Fast Break Thoughts

Darius Soriano —  July 3, 2012

With free agency in full swing and the repercussions starting to set the landscape for how the Summer may play out, there’s plenty to discuss…

  • The Dwight Howard situation has been complicated greatly by the Nets’ trade for Joe Johnson. They no longer have the cap space to sign Dwight outright. And while they’re still working to try and trade for the league’s best big man, they lack the assets to make the type of offer that is likely to sway the Magic to deal with them.
  • With a trade to Brooklyn looking less likely, the team that trades for Dwight now will have the inside track to keep him. The teams that are (reportedly) still interested are the Rockets, the Hawks, and the Lakers. The Mavs would be interested as well, of course, but they lack the assets (like the Nets) to make a compelling offer. If you’re one of that Lakers/Rockets/Hawks trio, now is the time to truly evaluate what you’re willing to give up and push your chips into the center of the table. For the Hawks that may mean dangling Horford. For the Rockets that may mean a lot of their stockpiled young talent. And for the Lakers, that likely means Andrew Bynum. What package the Magic would prefer isn’t known, but all three would have their pros and cons.
  • From the Lakers side, even with all the risks associated with trading for Dwight, parting with Bynum for him is worth it. Lets remove the variables of injury concern and whether or not either will commit long term (after all, those concerns apply to both players). Dwight Howard is the better player. He represents an upgrade in nearly all ways (including star power). This really isn’t a worthwhile debate. The argument that the Lakers problem wasn’t their big men and that improving in that area doesn’t fix their problems misses the bigger point: you always want the better player. Always. Those that feel differently remind me of the Blazers and the decision they made in the 1984 draft when they drafted Sam Bowie instead of Michael Jordan because Clyde Drexler was already on their roster. Both MJ and Clyde had stellar careers and both went to the Hall of Fame, so obviously the Blazers knew they had a great talent. But Jordan was the better prospect and, to state the obvious, ended up being the better player. So, again, you take the better player and deal with the other stuff later. Whether or not the Lakers can make such a deal is a different story that depends on the Magic. But even with the risk involved, I’d support that type of move. As Kevin Ding said today:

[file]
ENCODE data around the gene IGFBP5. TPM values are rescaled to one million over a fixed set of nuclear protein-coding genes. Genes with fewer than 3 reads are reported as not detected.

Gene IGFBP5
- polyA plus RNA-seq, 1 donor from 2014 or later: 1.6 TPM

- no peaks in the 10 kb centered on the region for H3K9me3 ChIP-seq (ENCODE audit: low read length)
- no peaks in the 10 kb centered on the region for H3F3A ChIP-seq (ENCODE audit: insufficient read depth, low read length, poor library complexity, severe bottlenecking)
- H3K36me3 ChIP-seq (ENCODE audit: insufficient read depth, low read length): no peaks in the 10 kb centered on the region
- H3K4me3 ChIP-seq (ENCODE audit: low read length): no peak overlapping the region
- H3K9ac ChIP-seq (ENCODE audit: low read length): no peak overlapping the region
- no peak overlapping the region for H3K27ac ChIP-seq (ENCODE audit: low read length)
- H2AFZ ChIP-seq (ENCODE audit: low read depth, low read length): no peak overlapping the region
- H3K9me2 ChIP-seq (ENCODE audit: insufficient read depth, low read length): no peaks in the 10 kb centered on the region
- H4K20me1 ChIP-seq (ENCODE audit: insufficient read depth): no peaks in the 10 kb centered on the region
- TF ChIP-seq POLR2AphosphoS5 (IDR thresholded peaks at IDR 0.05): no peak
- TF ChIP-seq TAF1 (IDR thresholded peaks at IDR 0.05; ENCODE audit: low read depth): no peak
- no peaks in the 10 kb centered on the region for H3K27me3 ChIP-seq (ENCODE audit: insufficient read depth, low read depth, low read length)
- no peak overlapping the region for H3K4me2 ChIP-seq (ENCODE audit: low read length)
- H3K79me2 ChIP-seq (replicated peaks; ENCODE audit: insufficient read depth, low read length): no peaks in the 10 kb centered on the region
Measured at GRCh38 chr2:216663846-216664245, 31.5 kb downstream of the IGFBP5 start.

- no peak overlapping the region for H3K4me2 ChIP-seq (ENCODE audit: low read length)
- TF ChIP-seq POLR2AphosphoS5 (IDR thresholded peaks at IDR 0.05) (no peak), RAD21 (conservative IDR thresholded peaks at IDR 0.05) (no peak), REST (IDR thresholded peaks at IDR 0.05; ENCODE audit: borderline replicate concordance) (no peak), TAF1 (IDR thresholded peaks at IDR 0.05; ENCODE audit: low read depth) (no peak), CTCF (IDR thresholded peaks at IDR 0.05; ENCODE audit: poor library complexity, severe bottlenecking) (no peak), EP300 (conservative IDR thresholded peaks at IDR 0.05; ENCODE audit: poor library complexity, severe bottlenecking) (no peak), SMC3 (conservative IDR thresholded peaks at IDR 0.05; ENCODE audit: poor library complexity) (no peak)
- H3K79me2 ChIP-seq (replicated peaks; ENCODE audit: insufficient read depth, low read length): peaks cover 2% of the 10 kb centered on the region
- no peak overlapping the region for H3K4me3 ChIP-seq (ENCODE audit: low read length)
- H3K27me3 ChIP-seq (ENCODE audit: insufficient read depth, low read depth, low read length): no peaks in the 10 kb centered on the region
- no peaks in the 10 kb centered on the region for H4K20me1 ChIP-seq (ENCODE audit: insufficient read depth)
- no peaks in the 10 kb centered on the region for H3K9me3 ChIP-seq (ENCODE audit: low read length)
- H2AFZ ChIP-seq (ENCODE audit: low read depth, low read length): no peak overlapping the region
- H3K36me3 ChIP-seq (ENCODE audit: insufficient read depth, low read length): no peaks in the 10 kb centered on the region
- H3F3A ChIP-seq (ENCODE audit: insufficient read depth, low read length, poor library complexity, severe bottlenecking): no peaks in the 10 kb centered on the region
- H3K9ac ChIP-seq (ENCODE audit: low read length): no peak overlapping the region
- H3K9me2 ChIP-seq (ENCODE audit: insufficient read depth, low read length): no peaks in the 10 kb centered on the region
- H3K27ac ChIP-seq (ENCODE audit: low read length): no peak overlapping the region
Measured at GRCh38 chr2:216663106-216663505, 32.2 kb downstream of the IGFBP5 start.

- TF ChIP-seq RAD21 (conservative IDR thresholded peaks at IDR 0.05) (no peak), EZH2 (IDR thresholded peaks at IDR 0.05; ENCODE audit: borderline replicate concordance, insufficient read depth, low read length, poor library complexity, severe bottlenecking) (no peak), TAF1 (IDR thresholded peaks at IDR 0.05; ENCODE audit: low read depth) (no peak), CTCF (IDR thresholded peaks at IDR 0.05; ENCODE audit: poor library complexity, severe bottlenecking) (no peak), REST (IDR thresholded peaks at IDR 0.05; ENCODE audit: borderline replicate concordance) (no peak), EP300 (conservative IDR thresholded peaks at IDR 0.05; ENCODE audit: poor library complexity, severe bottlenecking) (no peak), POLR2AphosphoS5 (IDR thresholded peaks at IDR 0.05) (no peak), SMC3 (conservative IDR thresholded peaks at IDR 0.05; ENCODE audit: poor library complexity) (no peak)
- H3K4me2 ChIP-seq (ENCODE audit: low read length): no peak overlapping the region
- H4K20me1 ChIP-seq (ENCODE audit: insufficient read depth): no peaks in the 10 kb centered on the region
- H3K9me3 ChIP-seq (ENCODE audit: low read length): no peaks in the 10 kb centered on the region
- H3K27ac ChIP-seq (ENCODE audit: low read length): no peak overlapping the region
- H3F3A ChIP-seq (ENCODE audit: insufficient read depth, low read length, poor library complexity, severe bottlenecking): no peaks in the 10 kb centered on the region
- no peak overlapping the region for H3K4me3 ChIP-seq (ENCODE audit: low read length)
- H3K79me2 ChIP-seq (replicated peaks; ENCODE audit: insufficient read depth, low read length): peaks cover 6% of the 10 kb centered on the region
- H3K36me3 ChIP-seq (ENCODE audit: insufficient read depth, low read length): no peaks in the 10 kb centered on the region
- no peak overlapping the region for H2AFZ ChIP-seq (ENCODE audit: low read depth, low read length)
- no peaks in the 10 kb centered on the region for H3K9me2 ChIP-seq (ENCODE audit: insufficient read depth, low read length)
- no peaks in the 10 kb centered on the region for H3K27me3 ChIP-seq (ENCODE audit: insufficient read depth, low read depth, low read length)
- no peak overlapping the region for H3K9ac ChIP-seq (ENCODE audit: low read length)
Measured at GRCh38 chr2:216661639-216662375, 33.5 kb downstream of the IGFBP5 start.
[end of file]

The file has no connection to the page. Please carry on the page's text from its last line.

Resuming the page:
It’s time for the Lakers to get back to the pioneer spirit that brought Kobe Bryant and Shaquille O’Neal together and enabled the Lakers’ brass to hold but not fold when Bryant was so frustrated he was bouncing off the planets before pulling the Gasol trade on the river. The Lakers need a healthy dose of gambling’s fear to bring out the best in them – and the prospect of trading for Howard and losing him for nothing in a year is certainly plenty scary. But the reality is that there are benefits awaiting the Lakers even in that worst-case scenario that could easily be explained by Dwight again being a loon who fails to listen to reason: What can you do if the goofy dude walks away from far more money from the Lakers because he wants to dress up like a cowboy in Dallas or curl all the way up into the fetal position in hometown Atlanta?

The Lakers have long been a patient team that takes strategic gambles on players with extraordinary talent. This could be another opportunity to make a bold move.

  • The rest of the free agent market is also taking shape and there are some interesting deals already out there. Bulls back up Center Omer Asik has been signed to an offer-sheet by the Rockets for 3 years/$24 million. Some might think he’s overpaid, but John Hollinger did a good job breaking down why that’s not the case (as well as shedding light on the loophole that allowed the Rockets to make an offer). (Insider article $.)
  • Speaking of Houston, it looks like they’re going to lose Goran Dragic in free agency. He wants $10 million, they’re offering $8 million and the Suns are offering $9 million. If Dragic does bolt, Kyle Lowry is likely off the trade market which means he and Kevin McHale are going to need to do some making up. After all, it was a conflict between those two that had Lowry on the market in the first place.
  • KG is staying with the Celtics and honestly, this is what’s best for everyone. For all my dislike of the C’s, KG’s been great for them and should end his career on his terms with the team he won a title with.
  • Roy Hibbert has signed a max level offer sheet with Portland. The Suns are potentially looking to make an offer to Eric Gordon for the max as well. Both players are restricted free agents so the Pacers and Hornets, respectively, will have the right to match those offers but that’s a lot of cash to throw out to players that likely aren’t worth that much. And, this is why the lockout bothered me so much. Arguments were devised with lines drawn in the sand over player compensation but here we are in the off-season following those battles with nothing having changed. Until owners realize that there’s not a max-level player in every free agent class their cries about losing money should fall on deaf ears. They’re willing to shell out the cash so let them. But don’t complain about how it affects your bottom line after the fact.


Darius Soriano

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